A Drug Problem That Never Existed

A Drug Problem That Never Existed rightfully takes its place amongst the sickest rock records of this, or any other hangover - a one of a kind testament to what REALLY dwells in the malfunctioning heart, chemically horsewhipped mind and overly stimulated loin of everyone with balls and enough leftover brain cells to admit it. Trip on the seam, dance with the devil, and make sure to heed the call of this seductive voice of evil, Mondo Generator.

Mondo Generator was formed in 1997 by Queens of the Stone Age bassist/singer Nick Oliveri. Initially intended as a solo/side project, the classic Cocaine Rodeo album was recorded that same year, but shelved until the Southern Lord label released it and its unique brand of criminal insanity to widespread acclaim and horror in the summer of 2000. This new recording, A Drug Problem That Never Existed, reunites Nick with former associates Brant Bjork (drums: Kyuss, Fu Manchu, Brant Bjork and the Operators) and Dave Catching (guitar: QOTSA, earthlings?, Texorcist) who, with sexpot Molly Maguire (bass: earthlings?, Yellow #5) make up the band.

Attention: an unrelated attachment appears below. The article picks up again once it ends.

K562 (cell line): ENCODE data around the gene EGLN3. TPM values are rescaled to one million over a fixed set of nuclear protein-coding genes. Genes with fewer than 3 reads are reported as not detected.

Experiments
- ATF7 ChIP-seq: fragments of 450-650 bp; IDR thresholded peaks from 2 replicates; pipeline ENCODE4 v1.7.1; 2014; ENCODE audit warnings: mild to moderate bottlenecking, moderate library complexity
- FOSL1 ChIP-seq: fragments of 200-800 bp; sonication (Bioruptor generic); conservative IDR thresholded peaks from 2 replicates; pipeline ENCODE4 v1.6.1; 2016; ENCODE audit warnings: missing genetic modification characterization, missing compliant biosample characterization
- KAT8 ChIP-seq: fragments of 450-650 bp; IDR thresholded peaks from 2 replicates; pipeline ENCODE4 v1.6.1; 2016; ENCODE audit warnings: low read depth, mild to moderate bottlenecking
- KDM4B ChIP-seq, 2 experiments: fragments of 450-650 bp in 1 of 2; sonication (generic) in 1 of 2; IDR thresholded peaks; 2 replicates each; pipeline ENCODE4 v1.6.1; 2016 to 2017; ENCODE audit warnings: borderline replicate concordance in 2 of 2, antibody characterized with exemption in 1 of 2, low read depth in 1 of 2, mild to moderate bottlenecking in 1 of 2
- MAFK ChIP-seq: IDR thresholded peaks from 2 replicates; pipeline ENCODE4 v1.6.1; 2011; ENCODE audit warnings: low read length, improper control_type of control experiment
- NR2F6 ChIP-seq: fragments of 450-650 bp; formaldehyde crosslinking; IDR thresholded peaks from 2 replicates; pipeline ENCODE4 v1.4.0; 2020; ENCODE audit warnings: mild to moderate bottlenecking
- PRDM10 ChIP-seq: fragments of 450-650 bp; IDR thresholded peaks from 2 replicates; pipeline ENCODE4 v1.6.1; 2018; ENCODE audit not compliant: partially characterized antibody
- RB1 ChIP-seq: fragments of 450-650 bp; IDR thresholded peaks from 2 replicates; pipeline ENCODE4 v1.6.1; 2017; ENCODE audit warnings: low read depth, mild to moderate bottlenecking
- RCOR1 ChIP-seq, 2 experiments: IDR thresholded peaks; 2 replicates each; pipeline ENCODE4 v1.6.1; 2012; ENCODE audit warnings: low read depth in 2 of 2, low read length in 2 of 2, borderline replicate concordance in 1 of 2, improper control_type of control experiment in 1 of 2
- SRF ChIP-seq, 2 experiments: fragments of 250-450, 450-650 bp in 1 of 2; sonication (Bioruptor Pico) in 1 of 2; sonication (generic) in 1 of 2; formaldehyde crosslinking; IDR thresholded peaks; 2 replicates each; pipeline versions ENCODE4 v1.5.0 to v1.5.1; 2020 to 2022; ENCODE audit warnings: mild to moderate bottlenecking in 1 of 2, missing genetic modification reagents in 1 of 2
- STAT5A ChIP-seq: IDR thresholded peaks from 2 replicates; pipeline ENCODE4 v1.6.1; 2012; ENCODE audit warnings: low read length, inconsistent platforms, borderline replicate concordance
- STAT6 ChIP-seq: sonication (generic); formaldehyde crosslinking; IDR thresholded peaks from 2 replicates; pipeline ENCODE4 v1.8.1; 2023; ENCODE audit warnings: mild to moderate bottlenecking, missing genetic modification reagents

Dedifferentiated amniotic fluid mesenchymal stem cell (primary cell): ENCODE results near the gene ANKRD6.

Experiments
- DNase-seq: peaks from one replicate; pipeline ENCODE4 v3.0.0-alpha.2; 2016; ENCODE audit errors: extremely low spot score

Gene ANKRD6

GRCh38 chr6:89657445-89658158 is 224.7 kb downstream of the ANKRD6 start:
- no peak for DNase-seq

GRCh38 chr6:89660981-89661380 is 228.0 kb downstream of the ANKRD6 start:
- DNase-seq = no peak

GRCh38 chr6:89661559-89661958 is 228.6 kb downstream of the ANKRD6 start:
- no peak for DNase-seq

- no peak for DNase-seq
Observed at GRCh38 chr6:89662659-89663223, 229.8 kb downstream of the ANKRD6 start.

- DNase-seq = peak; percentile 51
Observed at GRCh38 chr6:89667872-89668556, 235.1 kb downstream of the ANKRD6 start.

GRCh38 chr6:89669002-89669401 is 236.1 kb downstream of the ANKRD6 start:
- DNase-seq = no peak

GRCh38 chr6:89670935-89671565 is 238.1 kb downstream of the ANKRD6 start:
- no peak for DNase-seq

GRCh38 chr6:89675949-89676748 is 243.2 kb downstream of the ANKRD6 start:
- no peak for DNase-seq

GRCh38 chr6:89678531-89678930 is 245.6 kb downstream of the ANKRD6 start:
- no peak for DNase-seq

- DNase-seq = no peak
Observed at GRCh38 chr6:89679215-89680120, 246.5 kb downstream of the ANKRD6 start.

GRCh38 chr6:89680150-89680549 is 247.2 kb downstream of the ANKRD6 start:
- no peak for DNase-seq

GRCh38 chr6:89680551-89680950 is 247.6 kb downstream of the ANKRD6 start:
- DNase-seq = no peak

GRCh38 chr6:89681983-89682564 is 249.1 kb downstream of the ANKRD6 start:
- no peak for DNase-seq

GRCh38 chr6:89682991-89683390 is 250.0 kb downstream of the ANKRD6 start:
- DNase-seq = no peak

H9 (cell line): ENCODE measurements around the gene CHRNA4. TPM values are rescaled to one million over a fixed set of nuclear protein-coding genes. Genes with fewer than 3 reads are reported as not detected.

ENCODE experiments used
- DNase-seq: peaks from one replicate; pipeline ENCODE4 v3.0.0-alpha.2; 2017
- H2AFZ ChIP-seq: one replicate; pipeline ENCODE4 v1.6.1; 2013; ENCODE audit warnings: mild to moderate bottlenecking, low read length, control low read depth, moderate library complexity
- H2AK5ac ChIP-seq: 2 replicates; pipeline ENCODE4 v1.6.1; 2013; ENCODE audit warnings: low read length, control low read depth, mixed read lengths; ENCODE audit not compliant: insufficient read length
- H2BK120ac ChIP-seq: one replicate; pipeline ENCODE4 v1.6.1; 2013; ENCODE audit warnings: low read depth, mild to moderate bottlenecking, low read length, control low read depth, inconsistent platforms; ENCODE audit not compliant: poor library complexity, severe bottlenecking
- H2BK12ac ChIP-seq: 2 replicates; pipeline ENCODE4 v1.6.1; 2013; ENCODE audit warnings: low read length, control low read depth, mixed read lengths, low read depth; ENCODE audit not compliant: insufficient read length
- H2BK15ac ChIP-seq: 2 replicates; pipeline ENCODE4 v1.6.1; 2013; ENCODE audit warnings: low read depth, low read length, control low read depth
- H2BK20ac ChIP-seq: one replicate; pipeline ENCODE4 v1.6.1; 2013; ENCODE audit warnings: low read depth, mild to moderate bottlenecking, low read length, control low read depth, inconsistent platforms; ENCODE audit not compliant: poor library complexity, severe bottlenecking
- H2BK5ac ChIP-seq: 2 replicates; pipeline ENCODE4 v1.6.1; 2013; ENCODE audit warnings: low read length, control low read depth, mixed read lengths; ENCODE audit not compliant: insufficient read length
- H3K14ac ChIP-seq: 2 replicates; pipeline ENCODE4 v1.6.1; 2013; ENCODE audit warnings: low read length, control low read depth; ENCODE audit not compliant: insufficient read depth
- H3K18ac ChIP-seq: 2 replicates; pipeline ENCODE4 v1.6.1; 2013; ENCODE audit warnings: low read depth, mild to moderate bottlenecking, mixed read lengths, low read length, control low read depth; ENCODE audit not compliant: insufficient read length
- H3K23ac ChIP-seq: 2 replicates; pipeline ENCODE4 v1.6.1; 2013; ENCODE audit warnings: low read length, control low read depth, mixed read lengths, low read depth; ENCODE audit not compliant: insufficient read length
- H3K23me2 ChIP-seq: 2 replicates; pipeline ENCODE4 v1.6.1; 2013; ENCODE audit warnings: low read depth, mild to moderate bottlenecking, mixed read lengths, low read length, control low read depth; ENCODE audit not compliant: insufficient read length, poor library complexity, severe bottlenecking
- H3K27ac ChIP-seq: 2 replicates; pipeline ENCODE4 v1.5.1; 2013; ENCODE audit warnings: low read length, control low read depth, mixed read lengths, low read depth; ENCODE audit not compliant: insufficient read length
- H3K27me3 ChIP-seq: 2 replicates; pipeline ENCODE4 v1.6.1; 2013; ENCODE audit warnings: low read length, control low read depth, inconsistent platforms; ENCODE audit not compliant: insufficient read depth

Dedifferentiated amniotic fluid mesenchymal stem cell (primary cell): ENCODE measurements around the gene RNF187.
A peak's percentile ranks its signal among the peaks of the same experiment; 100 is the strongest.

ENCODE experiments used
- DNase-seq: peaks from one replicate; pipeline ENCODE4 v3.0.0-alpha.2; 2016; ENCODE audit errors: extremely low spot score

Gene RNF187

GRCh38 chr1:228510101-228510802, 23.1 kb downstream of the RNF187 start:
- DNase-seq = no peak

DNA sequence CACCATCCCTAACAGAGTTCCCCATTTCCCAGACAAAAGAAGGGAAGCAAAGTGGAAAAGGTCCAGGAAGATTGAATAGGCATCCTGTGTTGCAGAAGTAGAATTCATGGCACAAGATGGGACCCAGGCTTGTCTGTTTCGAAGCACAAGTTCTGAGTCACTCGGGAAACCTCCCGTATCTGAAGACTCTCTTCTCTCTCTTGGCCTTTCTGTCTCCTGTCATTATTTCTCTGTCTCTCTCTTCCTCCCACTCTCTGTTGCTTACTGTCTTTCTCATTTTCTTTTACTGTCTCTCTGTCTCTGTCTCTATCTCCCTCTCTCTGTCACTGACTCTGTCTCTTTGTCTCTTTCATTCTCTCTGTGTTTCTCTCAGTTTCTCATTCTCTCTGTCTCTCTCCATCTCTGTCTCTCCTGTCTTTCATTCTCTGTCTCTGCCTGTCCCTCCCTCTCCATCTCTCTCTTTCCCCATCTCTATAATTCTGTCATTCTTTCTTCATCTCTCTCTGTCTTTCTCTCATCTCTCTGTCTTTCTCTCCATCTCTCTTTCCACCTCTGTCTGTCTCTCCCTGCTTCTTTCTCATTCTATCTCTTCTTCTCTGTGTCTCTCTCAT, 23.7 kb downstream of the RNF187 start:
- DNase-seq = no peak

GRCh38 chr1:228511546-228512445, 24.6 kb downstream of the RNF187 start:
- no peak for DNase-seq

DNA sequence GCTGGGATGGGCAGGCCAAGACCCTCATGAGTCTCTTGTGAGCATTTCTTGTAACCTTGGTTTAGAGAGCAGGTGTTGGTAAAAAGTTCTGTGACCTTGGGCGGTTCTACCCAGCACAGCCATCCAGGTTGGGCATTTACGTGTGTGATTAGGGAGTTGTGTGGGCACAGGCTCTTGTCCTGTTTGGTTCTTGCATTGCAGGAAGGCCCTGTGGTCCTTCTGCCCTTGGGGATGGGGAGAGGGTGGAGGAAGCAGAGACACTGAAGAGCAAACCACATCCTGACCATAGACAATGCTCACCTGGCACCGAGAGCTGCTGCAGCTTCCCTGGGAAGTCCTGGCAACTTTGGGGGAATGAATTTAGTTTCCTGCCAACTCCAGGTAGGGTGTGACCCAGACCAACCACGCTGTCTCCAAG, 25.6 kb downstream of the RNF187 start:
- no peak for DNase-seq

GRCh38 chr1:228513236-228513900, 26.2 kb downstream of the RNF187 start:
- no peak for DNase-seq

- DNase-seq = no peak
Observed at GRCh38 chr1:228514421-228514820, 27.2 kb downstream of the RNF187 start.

The joint Ipecac Recordings/Rekords Rekords release runs the entire nauseating, yet exhilarating spectrum of Oliveri-and-company's knee-to-the-groin arsenal. A Drug Problem that Never Existed runs the gamut from bare-assed naked in public and forced to beg acoustic guitar & voice ("Day I Die"), to teen-punk anthems delivered with bad-ass intensity ("Do The Headright," "Here We Come," "Jr. High Love"), to thrown-in-just-for-the-fuck-of-it singalongs that are impossible to shake ("So High So Low," "Me and You"), and epics of monolithic proportion ("4 Corners"). Produced by Nick Oliveri with Brad Cook (R.L. Burnside, Vandals, Foo Fighters) and infamous singer/carnival barker/pain-in-the-ass, Blag Dhalia of the Dwarves.

Enjoy yourselves, kids. I did.

- Mark Lanegan
(Queens of the Stone Age, Screaming Trees, solo artist)
Mark is also featured on "Four Corners."


Cover for A Drug Problem That Never Existed
A Drug Problem That Never Existed